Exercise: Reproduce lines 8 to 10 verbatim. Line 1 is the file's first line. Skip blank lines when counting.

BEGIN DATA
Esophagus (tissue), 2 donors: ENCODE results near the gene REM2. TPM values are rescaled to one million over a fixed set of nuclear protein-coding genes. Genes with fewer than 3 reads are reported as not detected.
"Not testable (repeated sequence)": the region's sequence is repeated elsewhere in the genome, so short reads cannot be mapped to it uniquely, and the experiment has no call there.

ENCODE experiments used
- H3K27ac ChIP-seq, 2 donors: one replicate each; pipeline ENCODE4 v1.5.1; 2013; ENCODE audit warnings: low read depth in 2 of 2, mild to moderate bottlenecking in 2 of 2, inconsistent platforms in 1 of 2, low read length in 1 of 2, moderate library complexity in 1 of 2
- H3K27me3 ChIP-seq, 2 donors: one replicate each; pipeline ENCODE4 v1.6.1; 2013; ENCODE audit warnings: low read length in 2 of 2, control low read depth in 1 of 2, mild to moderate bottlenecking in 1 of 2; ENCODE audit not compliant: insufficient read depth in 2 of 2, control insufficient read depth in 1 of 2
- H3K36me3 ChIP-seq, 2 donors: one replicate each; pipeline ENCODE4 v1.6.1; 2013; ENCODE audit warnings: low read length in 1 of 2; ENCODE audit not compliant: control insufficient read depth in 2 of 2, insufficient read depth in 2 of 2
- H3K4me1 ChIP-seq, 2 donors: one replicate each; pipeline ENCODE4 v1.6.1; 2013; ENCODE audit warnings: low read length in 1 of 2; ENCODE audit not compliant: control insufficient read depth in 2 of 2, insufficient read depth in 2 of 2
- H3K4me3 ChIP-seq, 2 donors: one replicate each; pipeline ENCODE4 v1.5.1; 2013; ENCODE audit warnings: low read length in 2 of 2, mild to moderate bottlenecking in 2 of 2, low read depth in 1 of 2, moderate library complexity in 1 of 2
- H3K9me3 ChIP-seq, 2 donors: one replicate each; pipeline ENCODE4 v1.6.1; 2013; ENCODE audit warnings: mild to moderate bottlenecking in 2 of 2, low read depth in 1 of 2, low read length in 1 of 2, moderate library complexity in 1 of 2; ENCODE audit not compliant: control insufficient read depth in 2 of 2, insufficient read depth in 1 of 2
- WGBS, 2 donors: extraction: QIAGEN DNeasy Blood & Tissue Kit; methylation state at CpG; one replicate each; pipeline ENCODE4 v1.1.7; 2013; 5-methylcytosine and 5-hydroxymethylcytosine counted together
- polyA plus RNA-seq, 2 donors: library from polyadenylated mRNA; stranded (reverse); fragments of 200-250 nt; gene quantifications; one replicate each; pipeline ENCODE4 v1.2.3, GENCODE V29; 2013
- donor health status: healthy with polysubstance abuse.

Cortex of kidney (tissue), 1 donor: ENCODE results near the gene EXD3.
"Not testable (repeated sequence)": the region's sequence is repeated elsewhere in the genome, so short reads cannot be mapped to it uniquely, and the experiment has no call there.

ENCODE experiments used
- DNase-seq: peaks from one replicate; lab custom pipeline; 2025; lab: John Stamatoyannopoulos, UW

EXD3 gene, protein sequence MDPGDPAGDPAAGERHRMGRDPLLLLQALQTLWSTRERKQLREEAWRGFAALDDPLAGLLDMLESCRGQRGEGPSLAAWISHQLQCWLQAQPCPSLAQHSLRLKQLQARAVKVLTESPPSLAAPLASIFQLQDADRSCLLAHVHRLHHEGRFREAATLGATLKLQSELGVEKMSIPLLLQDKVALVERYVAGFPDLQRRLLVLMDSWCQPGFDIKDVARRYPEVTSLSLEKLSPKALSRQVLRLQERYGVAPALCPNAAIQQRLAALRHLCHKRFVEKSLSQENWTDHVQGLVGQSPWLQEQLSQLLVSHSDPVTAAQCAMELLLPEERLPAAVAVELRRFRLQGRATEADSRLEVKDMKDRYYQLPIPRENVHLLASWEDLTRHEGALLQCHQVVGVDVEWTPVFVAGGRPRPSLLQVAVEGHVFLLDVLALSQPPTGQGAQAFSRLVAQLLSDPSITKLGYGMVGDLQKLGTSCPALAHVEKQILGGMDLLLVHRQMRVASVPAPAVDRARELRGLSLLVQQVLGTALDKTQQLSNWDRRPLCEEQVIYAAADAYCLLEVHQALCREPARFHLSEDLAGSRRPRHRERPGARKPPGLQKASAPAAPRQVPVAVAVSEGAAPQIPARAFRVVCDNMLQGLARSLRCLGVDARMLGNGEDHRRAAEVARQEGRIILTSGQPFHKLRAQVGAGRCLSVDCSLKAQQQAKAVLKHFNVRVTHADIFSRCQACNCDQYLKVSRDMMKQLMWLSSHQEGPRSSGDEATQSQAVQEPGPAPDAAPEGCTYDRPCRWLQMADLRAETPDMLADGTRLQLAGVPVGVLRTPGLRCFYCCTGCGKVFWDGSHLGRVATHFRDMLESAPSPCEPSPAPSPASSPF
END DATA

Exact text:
- H3K4me3 ChIP-seq, 2 donors: one replicate each; pipeline ENCODE4 v1.5.1; 2013; ENCODE audit warnings: low read length in 2 of 2, mild to moderate bottlenecking in 2 of 2, low read depth in 1 of 2, moderate library complexity in 1 of 2
- H3K9me3 ChIP-seq, 2 donors: one replicate each; pipeline ENCODE4 v1.6.1; 2013; ENCODE audit warnings: mild to moderate bottlenecking in 2 of 2, low read depth in 1 of 2, low read length in 1 of 2, moderate library complexity in 1 of 2; ENCODE audit not compliant: control insufficient read depth in 2 of 2, insufficient read depth in 1 of 2
- WGBS, 2 donors: extraction: QIAGEN DNeasy Blood & Tissue Kit; methylation state at CpG; one replicate each; pipeline ENCODE4 v1.1.7; 2013; 5-methylcytosine and 5-hydroxymethylcytosine counted together